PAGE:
Take the 2-minute tour ×
Stack Overflow is a question and answer site for professional and enthusiast programmers. It's 100% free, no registration required.

We need to implement a .NET WCF service that will be a part of a SOA solution, which means it's entities will pass through and be changed by both Java & .NET based services, and also on Desktop clients (though they will probably be .NET, but it shouldn't matter).

In order to achieve this flexibility, all objects have to be stateless since we can't pass around the .dll that holds entity implementations & change tracking logic (all object definitions will be picked up by wsdl).

Entities that will be communicated will be in a graph, for example, some main roots, then each of them has a collection, which has collections of their own, etc... each part of the collection can be modified/deleted/inserted.

I know we could use DTO's, but that's an overhead (especially with object graphs, circular pointers, etc...) and I'd like to avoid it for now. But if nothing else proves right, we just might have to go that way...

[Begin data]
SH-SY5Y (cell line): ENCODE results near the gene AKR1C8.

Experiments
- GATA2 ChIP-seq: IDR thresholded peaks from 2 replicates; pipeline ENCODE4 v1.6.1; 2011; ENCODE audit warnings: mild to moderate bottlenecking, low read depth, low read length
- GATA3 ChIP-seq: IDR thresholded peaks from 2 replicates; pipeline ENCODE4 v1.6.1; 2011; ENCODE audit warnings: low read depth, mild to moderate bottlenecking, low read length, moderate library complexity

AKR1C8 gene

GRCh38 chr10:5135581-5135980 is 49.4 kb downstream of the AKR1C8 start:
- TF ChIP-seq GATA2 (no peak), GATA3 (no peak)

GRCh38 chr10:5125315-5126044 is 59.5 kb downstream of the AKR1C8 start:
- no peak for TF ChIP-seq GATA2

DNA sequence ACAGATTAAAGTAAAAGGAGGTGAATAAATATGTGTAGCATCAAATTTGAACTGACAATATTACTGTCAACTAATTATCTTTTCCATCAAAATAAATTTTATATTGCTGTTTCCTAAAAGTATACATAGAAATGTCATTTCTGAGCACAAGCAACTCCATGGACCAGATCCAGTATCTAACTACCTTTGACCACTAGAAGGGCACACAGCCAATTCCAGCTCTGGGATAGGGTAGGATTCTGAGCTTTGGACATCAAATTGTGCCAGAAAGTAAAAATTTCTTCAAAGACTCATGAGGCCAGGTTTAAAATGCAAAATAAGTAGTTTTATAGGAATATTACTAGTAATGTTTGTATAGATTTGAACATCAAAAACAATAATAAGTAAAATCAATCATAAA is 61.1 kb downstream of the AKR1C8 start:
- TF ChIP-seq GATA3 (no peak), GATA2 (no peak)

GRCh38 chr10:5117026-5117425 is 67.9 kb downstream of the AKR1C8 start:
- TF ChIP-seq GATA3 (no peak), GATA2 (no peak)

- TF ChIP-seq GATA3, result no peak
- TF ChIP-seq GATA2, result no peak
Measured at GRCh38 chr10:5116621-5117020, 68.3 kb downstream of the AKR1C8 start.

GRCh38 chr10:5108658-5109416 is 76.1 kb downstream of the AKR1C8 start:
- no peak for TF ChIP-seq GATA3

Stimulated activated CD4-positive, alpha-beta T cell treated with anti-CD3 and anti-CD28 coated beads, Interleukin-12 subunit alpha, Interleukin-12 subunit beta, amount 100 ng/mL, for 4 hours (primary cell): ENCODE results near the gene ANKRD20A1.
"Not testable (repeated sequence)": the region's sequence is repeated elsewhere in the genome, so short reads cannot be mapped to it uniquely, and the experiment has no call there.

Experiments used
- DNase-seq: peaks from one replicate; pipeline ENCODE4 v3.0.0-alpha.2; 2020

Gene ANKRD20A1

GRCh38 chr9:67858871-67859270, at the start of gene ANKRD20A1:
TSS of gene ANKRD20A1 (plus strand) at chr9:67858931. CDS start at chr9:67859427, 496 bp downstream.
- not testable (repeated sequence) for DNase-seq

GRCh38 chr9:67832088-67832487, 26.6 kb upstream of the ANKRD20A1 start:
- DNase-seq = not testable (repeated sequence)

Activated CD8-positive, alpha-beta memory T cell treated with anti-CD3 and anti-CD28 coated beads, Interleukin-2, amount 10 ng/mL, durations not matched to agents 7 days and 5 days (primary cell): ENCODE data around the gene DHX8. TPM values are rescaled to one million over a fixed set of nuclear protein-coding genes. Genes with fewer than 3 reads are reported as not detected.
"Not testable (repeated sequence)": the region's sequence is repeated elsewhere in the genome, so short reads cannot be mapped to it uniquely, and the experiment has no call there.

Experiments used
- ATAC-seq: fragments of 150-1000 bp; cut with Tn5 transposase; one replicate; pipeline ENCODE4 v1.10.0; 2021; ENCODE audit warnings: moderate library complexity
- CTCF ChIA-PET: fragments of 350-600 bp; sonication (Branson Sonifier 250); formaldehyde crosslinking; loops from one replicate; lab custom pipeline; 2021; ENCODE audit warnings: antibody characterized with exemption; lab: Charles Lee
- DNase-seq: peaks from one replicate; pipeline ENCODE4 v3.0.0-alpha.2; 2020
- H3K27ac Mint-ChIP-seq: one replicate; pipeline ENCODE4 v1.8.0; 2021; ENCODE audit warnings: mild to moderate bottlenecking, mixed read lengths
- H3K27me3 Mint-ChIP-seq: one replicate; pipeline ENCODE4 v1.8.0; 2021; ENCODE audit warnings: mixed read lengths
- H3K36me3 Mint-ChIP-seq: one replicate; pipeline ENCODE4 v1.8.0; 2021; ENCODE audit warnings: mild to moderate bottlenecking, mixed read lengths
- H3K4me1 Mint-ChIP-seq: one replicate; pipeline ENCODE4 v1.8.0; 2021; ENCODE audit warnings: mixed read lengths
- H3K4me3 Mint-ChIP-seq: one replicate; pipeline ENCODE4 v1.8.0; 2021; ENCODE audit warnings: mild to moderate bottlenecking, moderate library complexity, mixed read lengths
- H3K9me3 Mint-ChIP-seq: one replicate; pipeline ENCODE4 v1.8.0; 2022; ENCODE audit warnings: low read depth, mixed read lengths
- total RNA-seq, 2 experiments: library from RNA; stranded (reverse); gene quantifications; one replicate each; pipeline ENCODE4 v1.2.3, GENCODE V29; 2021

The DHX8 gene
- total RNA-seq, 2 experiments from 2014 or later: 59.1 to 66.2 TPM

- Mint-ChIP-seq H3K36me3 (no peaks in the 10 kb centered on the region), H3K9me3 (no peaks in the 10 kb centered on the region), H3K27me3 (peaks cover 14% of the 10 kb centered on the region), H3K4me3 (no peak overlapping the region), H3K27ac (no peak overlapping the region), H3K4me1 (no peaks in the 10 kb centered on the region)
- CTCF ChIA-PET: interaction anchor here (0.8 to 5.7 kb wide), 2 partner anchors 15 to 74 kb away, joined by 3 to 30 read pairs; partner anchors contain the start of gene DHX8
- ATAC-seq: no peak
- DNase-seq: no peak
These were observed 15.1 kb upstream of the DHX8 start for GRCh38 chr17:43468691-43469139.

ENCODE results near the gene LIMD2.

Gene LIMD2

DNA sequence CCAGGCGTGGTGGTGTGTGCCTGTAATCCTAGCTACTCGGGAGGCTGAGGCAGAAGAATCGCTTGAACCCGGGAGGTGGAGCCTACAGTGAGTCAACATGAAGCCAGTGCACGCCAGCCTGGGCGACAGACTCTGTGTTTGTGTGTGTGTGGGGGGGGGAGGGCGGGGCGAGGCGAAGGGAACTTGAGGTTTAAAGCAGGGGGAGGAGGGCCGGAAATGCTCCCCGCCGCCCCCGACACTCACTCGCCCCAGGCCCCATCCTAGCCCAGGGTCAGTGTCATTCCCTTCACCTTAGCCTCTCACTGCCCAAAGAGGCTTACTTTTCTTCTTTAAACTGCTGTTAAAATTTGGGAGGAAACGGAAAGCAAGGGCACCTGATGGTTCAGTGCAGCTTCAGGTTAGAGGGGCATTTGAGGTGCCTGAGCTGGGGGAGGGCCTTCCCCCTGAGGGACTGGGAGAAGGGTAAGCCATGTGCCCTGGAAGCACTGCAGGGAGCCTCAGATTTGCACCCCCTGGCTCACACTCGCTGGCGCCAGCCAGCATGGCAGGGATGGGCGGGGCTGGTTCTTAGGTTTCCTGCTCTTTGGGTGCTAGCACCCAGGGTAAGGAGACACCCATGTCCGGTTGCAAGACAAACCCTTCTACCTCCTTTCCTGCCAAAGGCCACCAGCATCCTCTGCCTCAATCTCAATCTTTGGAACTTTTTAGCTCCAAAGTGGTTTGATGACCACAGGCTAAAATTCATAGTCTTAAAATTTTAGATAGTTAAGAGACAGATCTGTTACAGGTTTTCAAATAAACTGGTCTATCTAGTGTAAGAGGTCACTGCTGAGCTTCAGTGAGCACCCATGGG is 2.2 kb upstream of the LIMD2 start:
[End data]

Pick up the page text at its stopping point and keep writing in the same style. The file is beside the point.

I have used Entity Framework & LLBLGenPro before, but I'd like to hear your oppinion. So, finally:

What would be your choice of an ORM in SOA environment?

Thanks

share|improve this question
    
I don't think the fundamental question "which ORM" changes just because the environment is SOA. Decent ORMs can handle SOA just fine. –  Michael Maddox Oct 30 '10 at 10:04
    
Well, it does - LLBL entities require that you have their dll to deserialize, Entity framework entities all inherit from system.data.entity, so they don't "work" properly on Java for example. There are workarounds of course, but that's why I'm asking the question - maybe there's something that doesn't need a workaround –  veljkoz Nov 1 '10 at 8:23
add comment

1 Answer 1

up vote 1 down vote accepted

I'd write an OData service for this (am writing an OData service for it, in fact). It's very easy to do this with the Entity Framework, but there are plenty of other choices, too. You can then consume it from just about anything.

share|improve this answer
add comment

Your Answer

 
discard

By posting your answer, you agree to the privacy policy and terms of service.

Not the answer you're looking for? Browse other questions tagged or ask your own question.